ISSN (Online) - 2349-8846

Anirudh DeshpandeSubscribe to RSS - Anirudh Deshpande

Past, Present, and Oral History

Oral history is an aid to movements for social justice across the world. It is particularly significant in countries like India where literacy levels are low and where memories of the oppressed are routinely erased from public memory. This article questions the presumed superiority of the written over the oral. It presents a critique of “establishment” historiography and suggests that historians should adopt a receptive and balanced approach to different forms of history. Oral history reorients the historian’s craft in interesting ways. The oral history method is crucial for capturing histories that flourish outside the dominant narratives of modern societies.

Recalling Bhagat Singh

Bhagat Singh had a number of political choices before him but the fact that he consciously abjured them in favour of a fiery independence, atheism and internationalism is worthy of introspection, if not emulation.

Veggie Myths

The myth of India being a largely vegetarian country is shattered by the fact that across the country, the great majority of people consume meat and fish.

A Panegyric for the Brahmans

Hinduism and the Ethics of Warfare in South Asia: From Antiquity to the Present by Kaushik Roy (New Delhi: Cambridge University Press), 2012; pp 288, Rs 995 (hardcover).

Remaking the Indian Historian's Craft

Unlike literature, which results from an imaginative plunder of individual and collective memory, professional history is based on primary and secondary sources which verify the historian's truth. Compared with literature, history's relationship with memory appears complicated, primarily because of its institutionalised modernisation. This paper underlines the need to expand the horizons of history by approaching memory more constructively than Indian historians usually do. In India, this means analysing the memory of the majority who remain excluded from academic constructions of knowledge. Several modes of remembering have flourished in the pre-literate, literate and post-literate contexts of Indian society since the early 20th century outside professional history. This paper suggests that written history and unwritten memory must both be used critically by the historian. The historian must begin by interrogating his vocation to examine why history, once a popular discipline, has steadily lost social importance since 1947. This paper favours histories appropriate to present and future Indian conditions; it tries to offer possible solutions to the "problem" of history with reference to Indian conditions.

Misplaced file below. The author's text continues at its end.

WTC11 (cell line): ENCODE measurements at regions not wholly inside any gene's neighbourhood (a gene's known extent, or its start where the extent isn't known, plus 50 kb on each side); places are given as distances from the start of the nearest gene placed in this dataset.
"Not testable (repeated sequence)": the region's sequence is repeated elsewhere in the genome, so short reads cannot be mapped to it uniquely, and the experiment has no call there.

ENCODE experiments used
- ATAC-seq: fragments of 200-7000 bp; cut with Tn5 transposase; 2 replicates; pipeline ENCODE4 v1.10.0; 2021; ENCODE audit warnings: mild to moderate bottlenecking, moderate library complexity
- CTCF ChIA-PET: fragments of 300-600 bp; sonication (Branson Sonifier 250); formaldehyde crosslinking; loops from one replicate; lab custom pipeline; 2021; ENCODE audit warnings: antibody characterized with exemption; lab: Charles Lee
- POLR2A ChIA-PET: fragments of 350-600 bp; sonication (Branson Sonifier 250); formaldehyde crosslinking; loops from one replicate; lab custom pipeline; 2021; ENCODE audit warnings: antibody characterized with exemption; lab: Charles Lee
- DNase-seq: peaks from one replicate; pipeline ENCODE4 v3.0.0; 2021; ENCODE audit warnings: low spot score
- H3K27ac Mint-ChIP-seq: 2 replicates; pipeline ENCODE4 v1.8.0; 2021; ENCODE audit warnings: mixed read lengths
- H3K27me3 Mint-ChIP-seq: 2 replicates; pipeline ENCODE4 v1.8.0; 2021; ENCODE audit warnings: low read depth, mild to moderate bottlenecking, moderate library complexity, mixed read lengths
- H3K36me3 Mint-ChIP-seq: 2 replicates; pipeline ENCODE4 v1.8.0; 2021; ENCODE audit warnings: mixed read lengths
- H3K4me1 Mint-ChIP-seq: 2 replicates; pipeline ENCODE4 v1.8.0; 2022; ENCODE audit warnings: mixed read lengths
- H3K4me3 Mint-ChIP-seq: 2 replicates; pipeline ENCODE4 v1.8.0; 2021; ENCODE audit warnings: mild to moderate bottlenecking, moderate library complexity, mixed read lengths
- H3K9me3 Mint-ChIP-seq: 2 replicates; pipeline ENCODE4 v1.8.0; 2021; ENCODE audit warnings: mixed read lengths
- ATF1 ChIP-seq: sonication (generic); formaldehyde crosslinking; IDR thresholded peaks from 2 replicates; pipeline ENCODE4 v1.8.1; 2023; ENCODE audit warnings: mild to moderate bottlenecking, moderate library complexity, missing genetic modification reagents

Eurocentric versus Indigenous

While sympathising with the general critique of Eurocentrism expressed by Claude Alvares in his critical essay on the social sciences in India (EPW, 28 May 2011), this response finds some of his contentions problematic. It appears that Alvares' overall submission is based on a couple of preconceived conceptual binaries such as European/non-European and Eurocentric/indigenous.

One and a Half Educated Men

Understanding Politics and Society (1910-1997) by Hardwari Lal, edited by Prem Chowdhry (New Delhi: Manak Publications), 2010; pp 423, Rs 700.

Neo-Taliban Insurgency

Koran, Kalashnikov and Laptop: The Neo-Taliban Insurgency in Afghanistan by Antonio Giustozzi;

Pages

Back to Top